ERAS pathways are standardized, multimodal, interdisciplinary protocols which involve modern anesthesia, minimally invasive techniques, optimal analgesia, and aggressive postoperative rehabilitation with early ambulation mobilization and oral nutrition (7,13) and aim to improve surgical outcomes by reducing variation in perioperative best practices (7). ERAS model contained a series of perioperative treatment measures based on evidence-based medicine to reduce perioperative physical and psychological trauma and stress response, so as to accelerate the recovery process (22). For example, Yang and his colleagues (23) performed a meta-analysis involving 2 RCTs and 2 cohort studies and they showed that the use of comprehensive bowel preparation for UD surgery using ileum does not offer any significant advantage over limited bowel preparation. A meta-analysis conducted by Zhao et al. (24) showed that the insertion of nasogastric tube after RC with UD cannot shorten the time of gastrointestinal function recovery or reduce the incidence of complications. Additionally, the previous review and meta-analysis showed that preoperative carbohydrate loading or hydration (25), goal-directed therapy (26,27), chewing gum (28) and prokinetics (29) showed advantages of gastrointestinal recovery after RC. Furthermore, Deibert et al. (30) conducted the first RCT to evaluate the impact of early feeding on recovery after RC and they indicated that ERAS protocols standardize postoperative care and early feeding is a well-tolerated addition. Table 2 details the ERAS protocols of included studies. Only 2 studies (12,14) have no preoperative mechanical bowel preparation, and almost all studies (12,13,15,17) have no preoperative nasogastric tube. Besides, all studies require postoperative early mobilization and early oral feeding. Notably, attention should also be paid to preoperative education (13-17).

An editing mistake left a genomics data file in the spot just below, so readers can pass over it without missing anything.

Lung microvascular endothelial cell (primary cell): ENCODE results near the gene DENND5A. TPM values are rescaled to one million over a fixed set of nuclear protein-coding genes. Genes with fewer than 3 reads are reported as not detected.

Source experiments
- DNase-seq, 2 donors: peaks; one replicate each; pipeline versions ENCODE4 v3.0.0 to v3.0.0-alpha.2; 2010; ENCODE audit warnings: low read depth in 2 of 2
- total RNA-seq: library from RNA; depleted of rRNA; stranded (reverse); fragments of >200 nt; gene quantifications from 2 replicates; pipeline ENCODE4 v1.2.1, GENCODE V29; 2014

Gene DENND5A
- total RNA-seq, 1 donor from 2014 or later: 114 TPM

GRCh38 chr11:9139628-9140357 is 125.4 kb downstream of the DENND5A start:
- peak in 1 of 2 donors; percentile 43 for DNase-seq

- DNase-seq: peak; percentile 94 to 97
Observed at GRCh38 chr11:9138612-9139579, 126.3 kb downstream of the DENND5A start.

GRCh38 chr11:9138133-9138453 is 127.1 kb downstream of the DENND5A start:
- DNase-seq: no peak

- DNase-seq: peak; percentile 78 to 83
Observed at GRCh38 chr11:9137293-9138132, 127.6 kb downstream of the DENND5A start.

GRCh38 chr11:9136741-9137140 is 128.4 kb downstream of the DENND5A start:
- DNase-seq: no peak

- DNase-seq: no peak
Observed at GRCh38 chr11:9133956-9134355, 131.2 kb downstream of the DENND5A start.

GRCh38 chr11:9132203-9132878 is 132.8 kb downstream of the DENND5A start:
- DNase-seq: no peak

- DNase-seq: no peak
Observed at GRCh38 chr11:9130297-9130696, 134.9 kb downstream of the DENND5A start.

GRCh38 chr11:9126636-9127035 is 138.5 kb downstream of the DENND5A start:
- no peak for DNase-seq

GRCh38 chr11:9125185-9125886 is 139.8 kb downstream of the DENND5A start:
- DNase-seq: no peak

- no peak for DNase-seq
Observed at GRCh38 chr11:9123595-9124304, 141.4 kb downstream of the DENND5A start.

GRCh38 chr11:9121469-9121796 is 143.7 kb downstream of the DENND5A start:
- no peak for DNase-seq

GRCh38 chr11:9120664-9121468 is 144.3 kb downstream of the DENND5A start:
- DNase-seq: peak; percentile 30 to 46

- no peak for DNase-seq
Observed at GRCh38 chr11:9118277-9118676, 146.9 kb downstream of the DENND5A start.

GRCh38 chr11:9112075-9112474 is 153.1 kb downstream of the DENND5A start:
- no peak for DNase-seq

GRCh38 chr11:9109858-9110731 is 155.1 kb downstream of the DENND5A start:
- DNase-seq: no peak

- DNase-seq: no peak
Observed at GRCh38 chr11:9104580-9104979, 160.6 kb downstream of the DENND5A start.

Table 2